4. Carol Ponder says:

    Oh, Melissa, as a fellow Traveler on the spiritual but dis-religious road, I can easily imagine that much of your mother is in and with you. Thank you for sharing your thoughts. I believe that we are all connected – sort of a relaxed Episcopalian pantheist with druidic leanings – and that Martha Nell (aka Mama Nell) is present in not only our hearts and our memories, but also in the ether – or whatever one chooses to call the energetic material that makes up our universe. Keep well. And “hey” to Peter.

  5. That was lovely….my mother is very ill and I found what you said very comforting. I do not know what life will be like without her…yet.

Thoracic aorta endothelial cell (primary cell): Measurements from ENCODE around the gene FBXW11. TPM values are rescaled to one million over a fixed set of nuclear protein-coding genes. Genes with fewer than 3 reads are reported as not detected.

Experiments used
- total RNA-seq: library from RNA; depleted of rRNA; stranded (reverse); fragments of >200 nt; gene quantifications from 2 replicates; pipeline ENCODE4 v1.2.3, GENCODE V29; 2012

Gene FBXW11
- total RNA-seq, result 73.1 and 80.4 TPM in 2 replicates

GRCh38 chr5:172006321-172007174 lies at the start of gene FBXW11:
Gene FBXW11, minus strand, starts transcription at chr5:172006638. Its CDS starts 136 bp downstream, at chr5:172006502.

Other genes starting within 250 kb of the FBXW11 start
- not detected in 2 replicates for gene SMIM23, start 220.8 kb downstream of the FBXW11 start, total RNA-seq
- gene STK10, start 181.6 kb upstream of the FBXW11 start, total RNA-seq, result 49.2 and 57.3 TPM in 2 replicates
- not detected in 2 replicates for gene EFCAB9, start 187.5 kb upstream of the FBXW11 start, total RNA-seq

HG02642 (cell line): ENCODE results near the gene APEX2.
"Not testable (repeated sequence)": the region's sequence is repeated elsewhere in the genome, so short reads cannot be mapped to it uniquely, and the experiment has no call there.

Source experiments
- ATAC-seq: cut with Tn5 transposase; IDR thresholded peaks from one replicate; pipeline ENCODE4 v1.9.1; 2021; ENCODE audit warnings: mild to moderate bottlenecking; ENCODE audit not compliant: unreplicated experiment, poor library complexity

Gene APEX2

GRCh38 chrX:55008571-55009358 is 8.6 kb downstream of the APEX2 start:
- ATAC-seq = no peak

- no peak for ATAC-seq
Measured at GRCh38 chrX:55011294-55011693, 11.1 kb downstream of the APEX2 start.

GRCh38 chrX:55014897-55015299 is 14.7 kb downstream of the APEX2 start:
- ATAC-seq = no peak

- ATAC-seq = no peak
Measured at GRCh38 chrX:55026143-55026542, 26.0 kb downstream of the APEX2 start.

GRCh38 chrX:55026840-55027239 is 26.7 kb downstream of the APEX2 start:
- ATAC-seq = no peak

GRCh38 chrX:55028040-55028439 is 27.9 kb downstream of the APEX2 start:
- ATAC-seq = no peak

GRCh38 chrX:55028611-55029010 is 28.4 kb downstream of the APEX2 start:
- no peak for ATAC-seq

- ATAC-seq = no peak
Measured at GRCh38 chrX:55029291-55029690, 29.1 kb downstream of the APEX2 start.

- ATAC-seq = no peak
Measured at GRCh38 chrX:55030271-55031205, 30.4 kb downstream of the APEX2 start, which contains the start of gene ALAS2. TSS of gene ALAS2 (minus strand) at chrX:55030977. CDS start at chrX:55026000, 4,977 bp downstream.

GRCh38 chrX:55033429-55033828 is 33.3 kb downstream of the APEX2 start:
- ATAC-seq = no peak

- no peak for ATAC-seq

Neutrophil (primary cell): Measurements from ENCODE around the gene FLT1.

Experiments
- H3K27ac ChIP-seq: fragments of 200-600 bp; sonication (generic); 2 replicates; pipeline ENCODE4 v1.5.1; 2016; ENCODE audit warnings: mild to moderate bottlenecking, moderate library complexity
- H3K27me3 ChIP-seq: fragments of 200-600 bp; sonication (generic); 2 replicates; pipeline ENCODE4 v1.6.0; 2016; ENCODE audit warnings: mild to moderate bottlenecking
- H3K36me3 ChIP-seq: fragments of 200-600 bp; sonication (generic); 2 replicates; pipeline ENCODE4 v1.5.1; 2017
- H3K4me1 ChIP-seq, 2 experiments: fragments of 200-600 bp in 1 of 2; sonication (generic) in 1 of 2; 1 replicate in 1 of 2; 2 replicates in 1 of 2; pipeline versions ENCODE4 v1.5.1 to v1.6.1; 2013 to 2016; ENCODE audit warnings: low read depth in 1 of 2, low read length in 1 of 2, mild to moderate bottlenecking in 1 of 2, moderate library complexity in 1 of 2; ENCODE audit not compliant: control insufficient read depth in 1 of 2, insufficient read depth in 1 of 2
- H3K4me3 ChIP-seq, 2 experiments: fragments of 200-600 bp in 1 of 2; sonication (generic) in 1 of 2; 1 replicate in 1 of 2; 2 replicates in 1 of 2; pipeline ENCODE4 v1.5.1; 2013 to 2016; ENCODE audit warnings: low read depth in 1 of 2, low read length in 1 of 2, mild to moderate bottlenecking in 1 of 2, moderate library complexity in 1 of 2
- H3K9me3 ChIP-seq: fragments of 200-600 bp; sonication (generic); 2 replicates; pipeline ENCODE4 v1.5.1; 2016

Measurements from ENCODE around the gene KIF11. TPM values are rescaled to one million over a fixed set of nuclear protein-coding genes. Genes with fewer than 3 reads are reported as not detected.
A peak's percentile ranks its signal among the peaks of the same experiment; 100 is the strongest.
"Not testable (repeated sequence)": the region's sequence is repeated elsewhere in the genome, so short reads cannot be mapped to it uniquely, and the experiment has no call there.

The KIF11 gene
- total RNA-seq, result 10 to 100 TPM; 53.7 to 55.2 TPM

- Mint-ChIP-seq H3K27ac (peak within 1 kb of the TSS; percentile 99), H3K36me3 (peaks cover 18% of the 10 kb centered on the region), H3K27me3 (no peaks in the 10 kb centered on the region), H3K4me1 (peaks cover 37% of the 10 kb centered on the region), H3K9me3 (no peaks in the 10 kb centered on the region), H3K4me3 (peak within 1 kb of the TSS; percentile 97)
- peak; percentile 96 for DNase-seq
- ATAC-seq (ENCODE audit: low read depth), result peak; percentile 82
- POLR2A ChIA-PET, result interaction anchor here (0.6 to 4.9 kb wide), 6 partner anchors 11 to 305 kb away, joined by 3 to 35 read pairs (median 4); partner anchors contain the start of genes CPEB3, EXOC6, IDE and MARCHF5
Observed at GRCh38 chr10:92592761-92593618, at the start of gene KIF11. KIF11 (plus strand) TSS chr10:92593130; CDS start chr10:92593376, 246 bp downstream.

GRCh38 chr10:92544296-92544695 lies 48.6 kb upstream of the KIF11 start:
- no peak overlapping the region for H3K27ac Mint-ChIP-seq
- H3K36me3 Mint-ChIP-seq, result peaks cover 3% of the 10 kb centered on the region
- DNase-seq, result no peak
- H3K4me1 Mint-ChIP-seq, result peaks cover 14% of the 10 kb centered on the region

6. McCrae Hardy says:

    Oh, Melissa

    it’s not nice to make me weep while watching the kids romp at Chik-Fil-A.
    I think I got a small part of her, too. There certainly was/is a bug place in my heart she always occupied. Although she wasn’t my “real” mom, Martha Nell probably had more of an influence on my life than probably anyone else. She really saved me at a dark time when I thought it pointless and too painful to go on. And that was over thirty years ago.
    Thanks for sharing.
    With love,
    McCrae

    • Sorry about that, McCrae. I’ll always remember Mother turning to me backstage one time when she was about to go onstage and saying, “This is when we make them cry!” I know that you were one of her very favorite and most dear sons, however unreal you might have been.